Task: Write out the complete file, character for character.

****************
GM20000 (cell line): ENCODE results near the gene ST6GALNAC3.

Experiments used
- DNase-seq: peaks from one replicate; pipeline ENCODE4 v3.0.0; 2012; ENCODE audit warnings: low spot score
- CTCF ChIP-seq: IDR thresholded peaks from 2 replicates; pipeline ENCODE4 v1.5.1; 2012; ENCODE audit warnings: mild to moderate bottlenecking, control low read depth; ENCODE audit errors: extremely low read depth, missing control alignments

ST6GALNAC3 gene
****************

GM20000 (cell line): ENCODE results near the gene ST6GALNAC3.

Experiments used
- DNase-seq: peaks from one replicate; pipeline ENCODE4 v3.0.0; 2012; ENCODE audit warnings: low spot score
- CTCF ChIP-seq: IDR thresholded peaks from 2 replicates; pipeline ENCODE4 v1.5.1; 2012; ENCODE audit warnings: mild to moderate bottlenecking, control low read depth; ENCODE audit errors: extremely low read depth, missing control alignments

ST6GALNAC3 gene